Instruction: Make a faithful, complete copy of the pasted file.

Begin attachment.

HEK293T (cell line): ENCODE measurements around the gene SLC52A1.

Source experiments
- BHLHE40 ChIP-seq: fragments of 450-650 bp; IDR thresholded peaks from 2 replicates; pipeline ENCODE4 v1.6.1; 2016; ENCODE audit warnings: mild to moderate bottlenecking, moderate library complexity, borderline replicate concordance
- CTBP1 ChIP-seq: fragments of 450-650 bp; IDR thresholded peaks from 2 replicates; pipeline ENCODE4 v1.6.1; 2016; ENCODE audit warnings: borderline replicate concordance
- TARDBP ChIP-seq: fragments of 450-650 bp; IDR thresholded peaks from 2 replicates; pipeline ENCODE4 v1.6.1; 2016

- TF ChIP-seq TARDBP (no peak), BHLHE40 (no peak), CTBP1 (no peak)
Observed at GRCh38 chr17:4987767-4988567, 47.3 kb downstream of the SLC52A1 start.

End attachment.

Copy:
HEK293T (cell line): ENCODE measurements around the gene SLC52A1.

Source experiments
- BHLHE40 ChIP-seq: fragments of 450-650 bp; IDR thresholded peaks from 2 replicates; pipeline ENCODE4 v1.6.1; 2016; ENCODE audit warnings: mild to moderate bottlenecking, moderate library complexity, borderline replicate concordance
- CTBP1 ChIP-seq: fragments of 450-650 bp; IDR thresholded peaks from 2 replicates; pipeline ENCODE4 v1.6.1; 2016; ENCODE audit warnings: borderline replicate concordance
- TARDBP ChIP-seq: fragments of 450-650 bp; IDR thresholded peaks from 2 replicates; pipeline ENCODE4 v1.6.1; 2016

- TF ChIP-seq TARDBP (no peak), BHLHE40 (no peak), CTBP1 (no peak)
Observed at GRCh38 chr17:4987767-4988567, 47.3 kb downstream of the SLC52A1 start.